Last weekend, my parents spent the night. My dad is a morning bird...I guess this apple didn't fall far from that tree. When the rain (of all things in December in Minnesota) woke me up and I heard rustling downstairs at 5am, I decided, well, I can always sleep, but I can't always visit with dad. So, with the coffee brewed, just the two of us cozied in next to the fireplace for an early morning chat.
After they had left and our home returned to normal, I began to reflect on the experience of that early morning chat. I love listening to my dad, hearing her perpective, thoughts, his heart. I can't hardly explain it, but I just love being in his presence. A day later, sitting in my spot gazing out the window, conversing with my heavenly, perfect Dad, I realize that I was given a gift. A gift to see a glimpse of what my heavenly Father is like. Paul said in 1 Corinthians 13:12, "For now we see in a mirror dimly, but then face to face; now I know in part, but then I will know fully..." Enjoying a relationship with my earthly father, is a glimpse of how I will enjoy my heavenly Father's presence when I finally get home. Not only does it give me a faint image of my Heavenly Father, it fills my heart with joy because I've been blessed with a good relationship and godly earthly dad. I can't begin to fathom how awesome heaven will be.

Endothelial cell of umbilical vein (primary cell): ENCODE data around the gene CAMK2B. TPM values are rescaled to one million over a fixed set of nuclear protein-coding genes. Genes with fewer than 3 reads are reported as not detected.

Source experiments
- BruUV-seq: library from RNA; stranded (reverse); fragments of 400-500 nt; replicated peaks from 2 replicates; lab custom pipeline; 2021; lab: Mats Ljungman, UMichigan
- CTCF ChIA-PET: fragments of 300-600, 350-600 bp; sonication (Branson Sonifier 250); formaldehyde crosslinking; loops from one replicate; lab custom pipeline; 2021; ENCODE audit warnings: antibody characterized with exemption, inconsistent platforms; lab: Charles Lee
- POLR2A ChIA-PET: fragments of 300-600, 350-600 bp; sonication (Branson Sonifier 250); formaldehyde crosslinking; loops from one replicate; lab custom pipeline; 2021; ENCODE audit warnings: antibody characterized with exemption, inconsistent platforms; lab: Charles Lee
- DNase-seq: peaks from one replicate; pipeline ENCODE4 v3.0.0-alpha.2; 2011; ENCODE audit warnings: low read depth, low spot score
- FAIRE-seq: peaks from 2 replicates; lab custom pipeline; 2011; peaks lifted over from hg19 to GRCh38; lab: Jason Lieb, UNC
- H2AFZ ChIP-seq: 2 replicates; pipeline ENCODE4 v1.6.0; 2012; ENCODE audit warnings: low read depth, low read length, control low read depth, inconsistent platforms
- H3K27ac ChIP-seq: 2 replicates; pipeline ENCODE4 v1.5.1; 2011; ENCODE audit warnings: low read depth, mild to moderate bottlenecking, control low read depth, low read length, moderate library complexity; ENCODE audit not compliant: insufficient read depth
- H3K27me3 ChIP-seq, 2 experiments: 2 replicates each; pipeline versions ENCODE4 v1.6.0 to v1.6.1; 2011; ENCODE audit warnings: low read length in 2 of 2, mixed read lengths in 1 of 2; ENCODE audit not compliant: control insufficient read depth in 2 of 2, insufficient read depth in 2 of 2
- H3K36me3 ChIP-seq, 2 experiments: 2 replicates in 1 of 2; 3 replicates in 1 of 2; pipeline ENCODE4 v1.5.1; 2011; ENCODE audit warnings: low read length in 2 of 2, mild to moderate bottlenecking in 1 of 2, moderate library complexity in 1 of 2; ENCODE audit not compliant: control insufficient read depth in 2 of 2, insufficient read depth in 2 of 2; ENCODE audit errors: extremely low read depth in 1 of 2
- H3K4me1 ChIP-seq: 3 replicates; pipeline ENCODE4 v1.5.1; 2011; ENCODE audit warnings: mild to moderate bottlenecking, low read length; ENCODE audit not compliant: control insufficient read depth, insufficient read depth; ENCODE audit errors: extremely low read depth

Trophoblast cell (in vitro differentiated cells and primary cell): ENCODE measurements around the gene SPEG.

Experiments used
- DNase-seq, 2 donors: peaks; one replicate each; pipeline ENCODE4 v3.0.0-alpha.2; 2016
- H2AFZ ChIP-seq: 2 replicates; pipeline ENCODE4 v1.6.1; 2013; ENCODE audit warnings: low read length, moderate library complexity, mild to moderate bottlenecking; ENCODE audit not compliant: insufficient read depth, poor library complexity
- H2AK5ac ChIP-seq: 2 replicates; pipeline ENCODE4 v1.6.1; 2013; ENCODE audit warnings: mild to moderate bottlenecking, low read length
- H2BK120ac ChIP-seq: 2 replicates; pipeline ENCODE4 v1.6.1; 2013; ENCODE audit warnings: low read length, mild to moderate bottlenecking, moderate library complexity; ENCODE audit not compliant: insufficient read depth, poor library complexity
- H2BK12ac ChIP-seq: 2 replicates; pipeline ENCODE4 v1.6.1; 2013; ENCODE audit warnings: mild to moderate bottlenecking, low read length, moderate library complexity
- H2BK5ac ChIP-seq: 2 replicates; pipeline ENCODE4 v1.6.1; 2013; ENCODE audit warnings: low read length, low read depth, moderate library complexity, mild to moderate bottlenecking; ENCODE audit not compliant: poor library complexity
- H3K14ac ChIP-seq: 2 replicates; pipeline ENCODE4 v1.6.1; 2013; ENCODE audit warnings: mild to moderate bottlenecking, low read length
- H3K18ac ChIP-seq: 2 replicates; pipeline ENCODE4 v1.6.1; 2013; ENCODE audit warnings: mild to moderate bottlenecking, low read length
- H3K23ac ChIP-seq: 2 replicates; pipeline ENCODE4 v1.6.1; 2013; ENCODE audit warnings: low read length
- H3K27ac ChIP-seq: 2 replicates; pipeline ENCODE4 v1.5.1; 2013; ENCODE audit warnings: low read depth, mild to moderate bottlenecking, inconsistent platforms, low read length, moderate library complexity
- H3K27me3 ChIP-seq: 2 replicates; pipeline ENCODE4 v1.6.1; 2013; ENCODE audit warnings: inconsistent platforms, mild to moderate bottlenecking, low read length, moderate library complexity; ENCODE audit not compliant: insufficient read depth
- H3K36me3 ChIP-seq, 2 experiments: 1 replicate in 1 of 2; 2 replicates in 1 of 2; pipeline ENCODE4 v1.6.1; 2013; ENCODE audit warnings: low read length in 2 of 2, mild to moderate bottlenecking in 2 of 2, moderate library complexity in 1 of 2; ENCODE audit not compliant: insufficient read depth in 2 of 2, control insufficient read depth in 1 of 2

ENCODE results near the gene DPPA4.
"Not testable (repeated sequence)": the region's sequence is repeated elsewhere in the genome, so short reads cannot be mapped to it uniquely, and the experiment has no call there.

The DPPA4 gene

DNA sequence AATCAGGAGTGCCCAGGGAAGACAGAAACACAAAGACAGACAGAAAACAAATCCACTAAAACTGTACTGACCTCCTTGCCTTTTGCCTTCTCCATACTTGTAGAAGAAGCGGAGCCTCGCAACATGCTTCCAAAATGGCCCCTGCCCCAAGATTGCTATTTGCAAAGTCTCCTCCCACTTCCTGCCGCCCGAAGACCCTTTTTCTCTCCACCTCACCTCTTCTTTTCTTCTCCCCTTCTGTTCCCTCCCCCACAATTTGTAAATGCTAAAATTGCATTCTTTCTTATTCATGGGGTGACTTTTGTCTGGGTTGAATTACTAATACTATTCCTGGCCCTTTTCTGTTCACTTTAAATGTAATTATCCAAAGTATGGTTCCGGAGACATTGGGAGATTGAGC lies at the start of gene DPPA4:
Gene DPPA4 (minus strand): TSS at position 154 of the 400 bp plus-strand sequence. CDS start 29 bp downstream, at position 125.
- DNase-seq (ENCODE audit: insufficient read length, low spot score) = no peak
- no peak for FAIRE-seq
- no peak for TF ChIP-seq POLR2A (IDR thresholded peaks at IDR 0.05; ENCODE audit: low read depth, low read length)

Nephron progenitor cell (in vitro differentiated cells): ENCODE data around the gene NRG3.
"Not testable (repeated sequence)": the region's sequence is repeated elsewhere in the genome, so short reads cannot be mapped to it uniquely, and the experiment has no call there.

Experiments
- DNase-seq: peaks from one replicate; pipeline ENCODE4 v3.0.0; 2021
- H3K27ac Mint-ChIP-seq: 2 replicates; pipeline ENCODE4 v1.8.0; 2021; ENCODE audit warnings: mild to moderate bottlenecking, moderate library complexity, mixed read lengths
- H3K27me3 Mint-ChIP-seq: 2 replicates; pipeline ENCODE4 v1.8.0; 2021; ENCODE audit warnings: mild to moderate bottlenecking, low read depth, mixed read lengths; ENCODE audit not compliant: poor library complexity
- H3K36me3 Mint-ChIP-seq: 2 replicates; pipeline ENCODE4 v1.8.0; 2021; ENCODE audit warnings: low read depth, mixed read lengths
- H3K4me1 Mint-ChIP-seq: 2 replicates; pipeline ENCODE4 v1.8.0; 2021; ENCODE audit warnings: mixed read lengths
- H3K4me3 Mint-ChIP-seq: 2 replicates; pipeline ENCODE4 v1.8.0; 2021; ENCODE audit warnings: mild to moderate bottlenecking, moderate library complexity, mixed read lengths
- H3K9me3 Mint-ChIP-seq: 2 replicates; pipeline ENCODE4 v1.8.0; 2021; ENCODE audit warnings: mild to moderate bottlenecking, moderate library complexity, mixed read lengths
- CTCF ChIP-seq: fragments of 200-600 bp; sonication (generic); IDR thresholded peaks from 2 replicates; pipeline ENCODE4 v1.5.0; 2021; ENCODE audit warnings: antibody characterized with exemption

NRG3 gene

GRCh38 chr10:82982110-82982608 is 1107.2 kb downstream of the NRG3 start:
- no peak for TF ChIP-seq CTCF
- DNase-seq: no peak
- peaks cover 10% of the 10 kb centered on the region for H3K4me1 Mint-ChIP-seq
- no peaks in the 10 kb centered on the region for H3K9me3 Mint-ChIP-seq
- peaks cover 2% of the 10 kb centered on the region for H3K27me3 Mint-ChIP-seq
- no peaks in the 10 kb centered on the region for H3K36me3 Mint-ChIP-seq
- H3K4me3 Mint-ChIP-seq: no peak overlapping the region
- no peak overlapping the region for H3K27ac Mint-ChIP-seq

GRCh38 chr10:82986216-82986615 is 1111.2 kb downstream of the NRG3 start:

Here & then gone

I've learned a bit about gratitude this past year. And I'd like to think that I see things to be grateful for which a year ago may have escaped me. Unfortunately, it is easy for me to be stuck in a rut and ungrateful, pessimistic. A grouch really.
This past week, waking as usually, to what the boisterous one has coined my "own time" and setting a pot of coffee, I see the thin, sliver of a crescent moon gorgeously illuminated and nestled into passing clouds. I saw this beauty as a gift, "Thanks God for this gorgeous sight! It is beautiful! You are so crafty!" I continued with setting the coffee to drip and snuggled into my chair with a blanket, continuing conversation with my Maker. Glancing out the window, I see that it's gone. The gorgeous sliver of a crescent moon is now diffused light behind puffy clouds. What struck me was that I realized it was a gift when I could see it. Imagine my obliviousness and loss had I not purposely stopped to thank God for that gift.
Contemplating more, I'm sure there are many gifts that He gives that I don't see: little feet kicking me at night, stinky golden head breath in the morning, golden heads fighting and arguing again, opportunities to snuggle, teach or impart wisdom. Oh, I am so foolish! James said in 4:14, "Why, you do not even know what will happen tomorrow. What is your life? You are a mist that appears for a little while and then vanishes." Just like I didn't know that three minutes after I saw the crescent moon, it would be out of my sight, I don't know which of the gifts He's given to me will be gone tomorrow, or in a minute for that matter.